The sound of crickets and mosquitoes fill the bowels of a darkened Palais Theatre. Two shadowy figures appear from opposite sides of the stage, each carrying a lantern to illuminate their path.

They meet in the middle and shake hands; a gesture far more symbolic than it would otherwise normally suggest.

The darkness fades and standing in the spotlight are two of Australasia’s finest. It’s a boyhood dream, the coming together of a poet from Adelaide and a perfectionist from Te Awamutu, New Zealand.

Paul Kelly. Neil Finn. Sold out. Palais Theatre. Opening night. Nothing better.

Few others have slapped a shovel into the local psyche and dug up what they have. For their collective talents to be mixed across two-and-a-half hours is an irresistible, almost fantastical notion on paper.

Seeing it unravel and flow as eloquently as it does in the flesh is a privilege.

At the heart of Kelly and Finn’s performance is their ability to slip into each other’s works. It’s eerie how natural the interchanges sound. When Kelly sings ‘Into Temptation’ he doesn’t just cover it, he embodies it.

For four-and-a-half minutes, he is the main character that cannot flee the grasp of infidelity; “the guilty get no sleep / in the last hours of morning / experience is cheap / I should’ve listened to the warning / but the cradle is soft and warm.”

Finn is similarly astonishing. His shirt is drenched in perspiration by the time ‘Four Seasons In One Day’ (one of the night’s opening songs) rebounds across the Palais’ near-perfect acoustics.

His emotive rendition of The Messengers’ ‘(You Can Put Your) Shoes Under My Bed’ forces a nearby lady to reach into her bag for a Kleenex or, if not a tissue, discarded serviette. Finn’s delivery, complemented by the slow burn of Kelly’s harmonica, leaves tingles still.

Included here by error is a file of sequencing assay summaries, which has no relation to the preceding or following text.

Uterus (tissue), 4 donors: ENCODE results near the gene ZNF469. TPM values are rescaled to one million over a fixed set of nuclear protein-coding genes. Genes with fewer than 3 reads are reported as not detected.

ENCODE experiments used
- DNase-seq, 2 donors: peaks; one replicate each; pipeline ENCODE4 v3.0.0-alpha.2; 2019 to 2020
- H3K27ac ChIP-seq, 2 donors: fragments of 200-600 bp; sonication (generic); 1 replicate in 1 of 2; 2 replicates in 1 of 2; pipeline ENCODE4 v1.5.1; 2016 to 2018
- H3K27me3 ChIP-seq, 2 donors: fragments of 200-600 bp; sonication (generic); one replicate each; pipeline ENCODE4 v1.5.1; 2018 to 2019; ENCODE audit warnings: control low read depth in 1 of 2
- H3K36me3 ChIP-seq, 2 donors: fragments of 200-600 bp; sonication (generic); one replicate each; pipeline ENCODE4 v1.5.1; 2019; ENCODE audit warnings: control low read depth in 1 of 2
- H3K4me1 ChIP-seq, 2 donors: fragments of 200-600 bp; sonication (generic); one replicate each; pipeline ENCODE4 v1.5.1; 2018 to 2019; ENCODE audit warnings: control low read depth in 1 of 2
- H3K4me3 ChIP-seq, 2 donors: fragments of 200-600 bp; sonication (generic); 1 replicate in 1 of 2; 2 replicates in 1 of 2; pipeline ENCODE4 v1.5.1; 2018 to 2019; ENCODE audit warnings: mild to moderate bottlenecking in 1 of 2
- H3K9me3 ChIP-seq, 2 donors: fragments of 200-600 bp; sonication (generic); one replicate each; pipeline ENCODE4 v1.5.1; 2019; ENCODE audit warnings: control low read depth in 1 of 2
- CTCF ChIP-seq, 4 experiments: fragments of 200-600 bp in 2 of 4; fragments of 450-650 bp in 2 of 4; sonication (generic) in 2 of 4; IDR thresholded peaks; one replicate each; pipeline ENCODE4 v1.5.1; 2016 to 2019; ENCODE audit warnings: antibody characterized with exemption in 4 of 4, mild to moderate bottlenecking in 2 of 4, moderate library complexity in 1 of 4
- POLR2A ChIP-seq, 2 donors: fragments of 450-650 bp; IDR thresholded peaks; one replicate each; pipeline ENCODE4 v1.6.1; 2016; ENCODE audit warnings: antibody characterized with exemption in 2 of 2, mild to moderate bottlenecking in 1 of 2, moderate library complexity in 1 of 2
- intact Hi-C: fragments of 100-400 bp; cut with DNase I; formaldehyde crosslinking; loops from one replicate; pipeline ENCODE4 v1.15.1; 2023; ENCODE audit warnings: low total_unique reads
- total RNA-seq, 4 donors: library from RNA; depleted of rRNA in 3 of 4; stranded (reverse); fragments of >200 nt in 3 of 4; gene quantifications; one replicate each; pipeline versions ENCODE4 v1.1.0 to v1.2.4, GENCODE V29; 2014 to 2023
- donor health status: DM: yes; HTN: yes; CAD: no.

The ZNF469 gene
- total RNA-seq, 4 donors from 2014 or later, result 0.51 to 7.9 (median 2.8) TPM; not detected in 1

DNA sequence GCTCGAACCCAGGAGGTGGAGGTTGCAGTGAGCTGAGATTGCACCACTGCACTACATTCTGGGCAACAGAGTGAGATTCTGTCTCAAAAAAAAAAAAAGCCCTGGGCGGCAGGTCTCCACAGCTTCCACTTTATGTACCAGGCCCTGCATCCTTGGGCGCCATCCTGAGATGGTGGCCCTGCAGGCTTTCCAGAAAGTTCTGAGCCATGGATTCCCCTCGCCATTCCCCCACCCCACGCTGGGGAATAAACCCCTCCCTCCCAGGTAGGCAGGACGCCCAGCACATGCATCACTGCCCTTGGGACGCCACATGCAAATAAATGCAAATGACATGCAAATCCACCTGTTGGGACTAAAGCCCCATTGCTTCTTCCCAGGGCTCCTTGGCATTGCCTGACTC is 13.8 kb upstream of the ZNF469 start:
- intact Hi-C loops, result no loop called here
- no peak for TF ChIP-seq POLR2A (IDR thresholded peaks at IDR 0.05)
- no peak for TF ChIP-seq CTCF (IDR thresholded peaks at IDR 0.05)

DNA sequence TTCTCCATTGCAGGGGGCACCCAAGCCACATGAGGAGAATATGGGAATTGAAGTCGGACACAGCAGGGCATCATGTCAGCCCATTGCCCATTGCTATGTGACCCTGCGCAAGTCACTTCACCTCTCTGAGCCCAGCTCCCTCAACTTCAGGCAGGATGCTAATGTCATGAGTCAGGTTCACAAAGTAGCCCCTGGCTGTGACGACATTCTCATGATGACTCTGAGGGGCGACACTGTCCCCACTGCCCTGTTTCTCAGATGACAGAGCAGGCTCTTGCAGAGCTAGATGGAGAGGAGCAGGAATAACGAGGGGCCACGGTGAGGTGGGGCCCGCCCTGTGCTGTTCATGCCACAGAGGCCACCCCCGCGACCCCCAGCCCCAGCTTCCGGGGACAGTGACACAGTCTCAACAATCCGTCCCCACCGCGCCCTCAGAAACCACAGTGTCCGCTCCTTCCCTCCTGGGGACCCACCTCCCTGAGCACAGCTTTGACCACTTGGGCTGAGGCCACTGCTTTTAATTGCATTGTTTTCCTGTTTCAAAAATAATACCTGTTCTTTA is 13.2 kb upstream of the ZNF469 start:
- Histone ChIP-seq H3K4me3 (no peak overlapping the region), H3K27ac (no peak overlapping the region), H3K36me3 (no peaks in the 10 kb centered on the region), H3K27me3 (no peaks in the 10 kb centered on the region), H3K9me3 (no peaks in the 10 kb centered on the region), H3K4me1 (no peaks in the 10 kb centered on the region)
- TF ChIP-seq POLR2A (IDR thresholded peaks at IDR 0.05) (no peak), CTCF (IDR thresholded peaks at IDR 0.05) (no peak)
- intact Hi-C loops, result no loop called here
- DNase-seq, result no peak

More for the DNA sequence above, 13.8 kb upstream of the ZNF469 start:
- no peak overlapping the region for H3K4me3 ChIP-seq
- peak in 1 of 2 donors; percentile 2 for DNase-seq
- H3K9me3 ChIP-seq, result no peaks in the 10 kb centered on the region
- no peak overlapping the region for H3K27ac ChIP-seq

It’s not all sobs and eye-dabbing however. Finn and Kelly are life-long pals and, as such, humour smacks its way in between and during the performances. At one point Finn suggests there should be a tip jar for every one of his so-called “fuck ups.”

Kelly also happily plays up throughout; “when we first did our homework for the shows I had to learn a whole lot of complicated verses and choruses. Neil had to only learn four chords.”

He and the band – including respective offspring Dan Kelly on lead and Elroy Finn on sticks – subsequently rips into ‘Dumb Things’, perhaps Kelly’s most musically adventurous spin.

The crowd – apart from the presence of an unfortunate heckler – reaches into their lungs and yelps their most appreciative cries. A second encore is fitting for their efforts during the marathon show.

Picking individual highlights is like choosing your favorite guinea pig. How does one nominate ‘Distant Sun’ over ‘To Her Door’? ‘Leaps And Bounds’ over ‘Message To My Girl’?

It’s a matter of preference and mood. It would take a careful ear that could listen to their set to intake the nuances and judge accordingly.

Such is the performance, it is easy to neglect the tremendous support from the delicate Lisa Mitchell. She has earned the right to be dissociated from the TV machine that spat her into the public spotlight to begin with. Tracks like “Neopolitan Dreams’, ‘Coin Laundry’, and ‘Spiritus’ are tasty slices of dreamy indie pop.

She also lights up the hall in a flowing red dress.

Even Kelly and Finn, both of whom have been swept up in the wonder of the gig, nearly forget to acknowledge her during the roll call of entourage ‘thank- you’s’. Keep in mind it’s been two-a-half hours of straight playing in addition to being opening night.

“Time for a change,” announces Finn in the stuffy auditorium as last drinks draw near.

Like the Fonz tapping a jukebox, the Palais obliges Finn’s request as flakes of snow float onto stage while Kelly croons ‘Winter Coat’. They later rejoin to end proceedings with Buddy Holly’s ‘Words Of Love’, an understated – yet apt – closer.

To pour on labels like ‘gig of the year’ would undermine the occasion. It was more an experience; a timely reminder that we can never overstate the importance of their influence in every band room and carpeted garage throughout Australia, New Zealand, and beyond.

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